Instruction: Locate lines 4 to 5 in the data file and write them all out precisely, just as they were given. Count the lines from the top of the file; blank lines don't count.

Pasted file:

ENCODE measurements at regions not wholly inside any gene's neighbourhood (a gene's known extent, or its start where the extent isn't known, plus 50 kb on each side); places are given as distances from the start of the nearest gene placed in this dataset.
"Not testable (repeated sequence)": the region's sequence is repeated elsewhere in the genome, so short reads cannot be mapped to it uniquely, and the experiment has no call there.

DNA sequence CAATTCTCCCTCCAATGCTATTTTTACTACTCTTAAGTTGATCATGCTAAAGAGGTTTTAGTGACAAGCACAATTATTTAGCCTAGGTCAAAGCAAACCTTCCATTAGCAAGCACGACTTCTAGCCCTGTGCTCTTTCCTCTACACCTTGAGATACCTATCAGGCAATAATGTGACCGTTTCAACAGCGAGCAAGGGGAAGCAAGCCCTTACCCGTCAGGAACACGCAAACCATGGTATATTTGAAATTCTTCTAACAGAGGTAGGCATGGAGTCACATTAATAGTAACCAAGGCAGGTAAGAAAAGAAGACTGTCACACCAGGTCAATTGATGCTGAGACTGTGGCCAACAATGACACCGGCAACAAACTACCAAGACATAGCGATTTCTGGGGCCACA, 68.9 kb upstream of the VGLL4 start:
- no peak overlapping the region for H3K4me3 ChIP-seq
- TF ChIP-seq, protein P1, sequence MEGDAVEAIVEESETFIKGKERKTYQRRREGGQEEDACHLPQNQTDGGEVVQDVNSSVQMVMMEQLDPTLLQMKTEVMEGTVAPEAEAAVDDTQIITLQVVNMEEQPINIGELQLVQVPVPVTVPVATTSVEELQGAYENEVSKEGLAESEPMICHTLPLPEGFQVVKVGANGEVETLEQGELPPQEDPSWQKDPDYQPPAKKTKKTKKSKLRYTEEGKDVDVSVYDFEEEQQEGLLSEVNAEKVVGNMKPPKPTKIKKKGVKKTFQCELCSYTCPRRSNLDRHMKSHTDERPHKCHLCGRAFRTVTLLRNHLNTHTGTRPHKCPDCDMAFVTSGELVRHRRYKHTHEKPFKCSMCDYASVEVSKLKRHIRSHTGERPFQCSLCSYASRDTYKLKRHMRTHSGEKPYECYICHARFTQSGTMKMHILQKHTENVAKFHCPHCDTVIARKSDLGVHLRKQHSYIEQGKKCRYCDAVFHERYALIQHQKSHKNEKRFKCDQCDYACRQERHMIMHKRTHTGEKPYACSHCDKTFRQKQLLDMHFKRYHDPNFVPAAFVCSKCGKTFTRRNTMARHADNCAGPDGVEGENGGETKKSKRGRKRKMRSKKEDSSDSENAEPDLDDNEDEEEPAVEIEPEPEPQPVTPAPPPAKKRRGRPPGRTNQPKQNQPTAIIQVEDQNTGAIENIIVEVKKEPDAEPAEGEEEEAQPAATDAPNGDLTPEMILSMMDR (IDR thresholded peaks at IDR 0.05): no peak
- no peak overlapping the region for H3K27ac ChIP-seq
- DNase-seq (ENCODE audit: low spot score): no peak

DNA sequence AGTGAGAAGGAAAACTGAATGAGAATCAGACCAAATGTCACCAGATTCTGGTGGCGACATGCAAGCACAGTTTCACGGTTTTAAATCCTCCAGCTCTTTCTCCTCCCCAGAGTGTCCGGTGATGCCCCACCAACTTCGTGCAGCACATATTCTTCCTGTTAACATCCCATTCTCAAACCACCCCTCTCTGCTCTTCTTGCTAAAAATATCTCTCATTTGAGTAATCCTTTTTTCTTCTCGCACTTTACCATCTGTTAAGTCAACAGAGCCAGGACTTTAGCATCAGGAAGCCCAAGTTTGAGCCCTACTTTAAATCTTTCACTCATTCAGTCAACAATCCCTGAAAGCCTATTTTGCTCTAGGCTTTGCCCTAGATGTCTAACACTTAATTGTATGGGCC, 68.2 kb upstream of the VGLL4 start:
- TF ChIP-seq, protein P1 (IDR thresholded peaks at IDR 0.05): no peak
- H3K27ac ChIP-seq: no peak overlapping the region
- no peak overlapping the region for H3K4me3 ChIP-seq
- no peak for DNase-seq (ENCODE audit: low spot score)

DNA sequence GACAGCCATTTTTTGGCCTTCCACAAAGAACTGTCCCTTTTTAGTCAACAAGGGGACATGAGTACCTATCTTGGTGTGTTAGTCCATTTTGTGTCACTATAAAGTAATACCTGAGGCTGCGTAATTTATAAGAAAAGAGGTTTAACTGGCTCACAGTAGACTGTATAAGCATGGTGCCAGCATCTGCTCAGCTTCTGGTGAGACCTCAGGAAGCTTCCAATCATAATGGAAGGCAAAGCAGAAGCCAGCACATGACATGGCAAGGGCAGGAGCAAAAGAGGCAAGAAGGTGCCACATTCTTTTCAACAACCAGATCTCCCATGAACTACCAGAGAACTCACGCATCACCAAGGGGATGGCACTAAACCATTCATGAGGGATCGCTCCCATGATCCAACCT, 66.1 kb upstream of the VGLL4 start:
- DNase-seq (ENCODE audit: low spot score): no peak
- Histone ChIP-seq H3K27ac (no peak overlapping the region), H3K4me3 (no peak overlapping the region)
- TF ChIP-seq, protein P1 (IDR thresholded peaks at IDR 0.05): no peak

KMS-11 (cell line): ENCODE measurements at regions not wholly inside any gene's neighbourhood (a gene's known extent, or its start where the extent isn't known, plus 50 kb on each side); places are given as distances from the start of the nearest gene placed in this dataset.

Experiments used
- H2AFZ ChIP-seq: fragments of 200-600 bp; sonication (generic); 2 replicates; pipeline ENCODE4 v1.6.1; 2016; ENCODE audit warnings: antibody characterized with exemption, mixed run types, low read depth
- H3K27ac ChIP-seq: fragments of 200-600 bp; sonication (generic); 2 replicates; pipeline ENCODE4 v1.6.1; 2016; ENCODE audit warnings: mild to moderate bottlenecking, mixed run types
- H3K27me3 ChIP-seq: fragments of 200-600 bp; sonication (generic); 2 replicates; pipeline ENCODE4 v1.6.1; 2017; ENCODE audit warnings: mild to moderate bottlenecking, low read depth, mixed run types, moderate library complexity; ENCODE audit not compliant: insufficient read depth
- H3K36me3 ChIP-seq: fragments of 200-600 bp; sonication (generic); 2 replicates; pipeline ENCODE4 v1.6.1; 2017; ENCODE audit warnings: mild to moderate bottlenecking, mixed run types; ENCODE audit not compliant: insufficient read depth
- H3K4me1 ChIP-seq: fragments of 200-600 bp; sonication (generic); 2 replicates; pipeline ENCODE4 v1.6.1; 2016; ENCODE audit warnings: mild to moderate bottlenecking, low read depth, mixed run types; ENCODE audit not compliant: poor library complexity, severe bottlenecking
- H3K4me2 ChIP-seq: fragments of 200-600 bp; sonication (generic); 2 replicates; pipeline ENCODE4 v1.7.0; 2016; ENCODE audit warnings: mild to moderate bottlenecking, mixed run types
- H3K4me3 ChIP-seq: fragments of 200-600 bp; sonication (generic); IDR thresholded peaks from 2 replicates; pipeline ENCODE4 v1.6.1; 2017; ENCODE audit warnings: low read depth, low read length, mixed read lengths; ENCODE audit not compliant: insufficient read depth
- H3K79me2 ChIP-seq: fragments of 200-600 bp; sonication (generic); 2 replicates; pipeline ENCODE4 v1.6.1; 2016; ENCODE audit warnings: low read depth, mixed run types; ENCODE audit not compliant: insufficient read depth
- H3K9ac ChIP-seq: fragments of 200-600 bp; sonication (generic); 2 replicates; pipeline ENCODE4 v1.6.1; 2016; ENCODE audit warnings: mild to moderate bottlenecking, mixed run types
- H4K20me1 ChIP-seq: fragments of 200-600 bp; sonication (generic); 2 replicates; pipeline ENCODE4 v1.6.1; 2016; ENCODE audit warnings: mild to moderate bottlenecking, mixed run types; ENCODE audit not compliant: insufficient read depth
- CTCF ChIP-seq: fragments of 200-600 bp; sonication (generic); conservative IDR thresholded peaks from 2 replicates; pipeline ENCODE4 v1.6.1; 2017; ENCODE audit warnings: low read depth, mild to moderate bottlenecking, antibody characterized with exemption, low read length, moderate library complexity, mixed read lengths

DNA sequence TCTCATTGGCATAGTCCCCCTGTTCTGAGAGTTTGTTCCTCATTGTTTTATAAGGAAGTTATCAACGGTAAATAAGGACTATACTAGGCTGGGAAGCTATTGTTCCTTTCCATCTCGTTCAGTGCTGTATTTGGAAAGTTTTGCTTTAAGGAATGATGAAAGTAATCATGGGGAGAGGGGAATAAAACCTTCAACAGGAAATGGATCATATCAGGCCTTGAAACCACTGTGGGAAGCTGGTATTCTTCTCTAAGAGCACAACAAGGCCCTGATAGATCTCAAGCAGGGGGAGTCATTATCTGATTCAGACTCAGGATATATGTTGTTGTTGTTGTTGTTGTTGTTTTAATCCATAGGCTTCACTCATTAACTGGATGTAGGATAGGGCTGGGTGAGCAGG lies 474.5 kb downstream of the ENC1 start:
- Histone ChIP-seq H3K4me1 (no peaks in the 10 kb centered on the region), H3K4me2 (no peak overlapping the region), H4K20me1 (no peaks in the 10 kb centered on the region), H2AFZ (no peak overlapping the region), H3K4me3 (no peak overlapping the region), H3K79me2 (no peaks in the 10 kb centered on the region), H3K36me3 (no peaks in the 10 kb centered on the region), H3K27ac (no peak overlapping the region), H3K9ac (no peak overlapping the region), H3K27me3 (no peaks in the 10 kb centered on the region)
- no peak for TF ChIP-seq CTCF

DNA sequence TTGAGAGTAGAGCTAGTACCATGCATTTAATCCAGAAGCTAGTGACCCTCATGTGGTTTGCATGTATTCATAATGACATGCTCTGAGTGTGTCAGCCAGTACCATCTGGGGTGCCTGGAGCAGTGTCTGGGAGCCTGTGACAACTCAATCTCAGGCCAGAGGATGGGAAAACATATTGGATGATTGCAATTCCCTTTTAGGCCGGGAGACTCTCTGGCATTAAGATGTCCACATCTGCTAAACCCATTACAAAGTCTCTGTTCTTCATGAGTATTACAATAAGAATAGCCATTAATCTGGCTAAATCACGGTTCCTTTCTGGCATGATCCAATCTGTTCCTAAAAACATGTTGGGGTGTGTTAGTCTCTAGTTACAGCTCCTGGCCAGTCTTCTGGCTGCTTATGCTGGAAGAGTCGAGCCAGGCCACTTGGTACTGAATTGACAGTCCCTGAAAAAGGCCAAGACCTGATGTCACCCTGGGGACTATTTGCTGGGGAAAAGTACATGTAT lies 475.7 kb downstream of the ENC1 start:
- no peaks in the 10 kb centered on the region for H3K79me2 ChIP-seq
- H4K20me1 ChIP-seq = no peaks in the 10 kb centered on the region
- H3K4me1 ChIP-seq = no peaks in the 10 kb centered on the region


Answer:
- no peak overlapping the region for H3K4me3 ChIP-seq
- TF ChIP-seq, protein P1, sequence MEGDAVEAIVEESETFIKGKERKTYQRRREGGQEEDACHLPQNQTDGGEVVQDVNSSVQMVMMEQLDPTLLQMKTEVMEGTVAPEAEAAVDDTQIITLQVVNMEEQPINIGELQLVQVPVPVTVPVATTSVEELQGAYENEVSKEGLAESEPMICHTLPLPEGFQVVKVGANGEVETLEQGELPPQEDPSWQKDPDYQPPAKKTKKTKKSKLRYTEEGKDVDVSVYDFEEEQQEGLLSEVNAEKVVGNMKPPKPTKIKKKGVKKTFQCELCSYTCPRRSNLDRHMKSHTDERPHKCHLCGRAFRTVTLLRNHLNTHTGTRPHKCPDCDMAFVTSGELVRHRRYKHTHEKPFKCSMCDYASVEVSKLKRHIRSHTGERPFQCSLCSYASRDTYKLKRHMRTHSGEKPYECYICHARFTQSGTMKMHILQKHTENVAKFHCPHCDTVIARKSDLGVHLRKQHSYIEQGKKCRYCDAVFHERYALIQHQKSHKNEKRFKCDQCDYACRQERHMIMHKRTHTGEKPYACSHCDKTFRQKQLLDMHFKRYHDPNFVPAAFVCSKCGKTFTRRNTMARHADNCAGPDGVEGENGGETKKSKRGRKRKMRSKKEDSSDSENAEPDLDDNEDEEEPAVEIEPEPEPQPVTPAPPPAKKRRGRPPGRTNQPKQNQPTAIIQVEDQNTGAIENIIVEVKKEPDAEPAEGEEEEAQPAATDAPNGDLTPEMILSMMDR (IDR thresholded peaks at IDR 0.05): no peak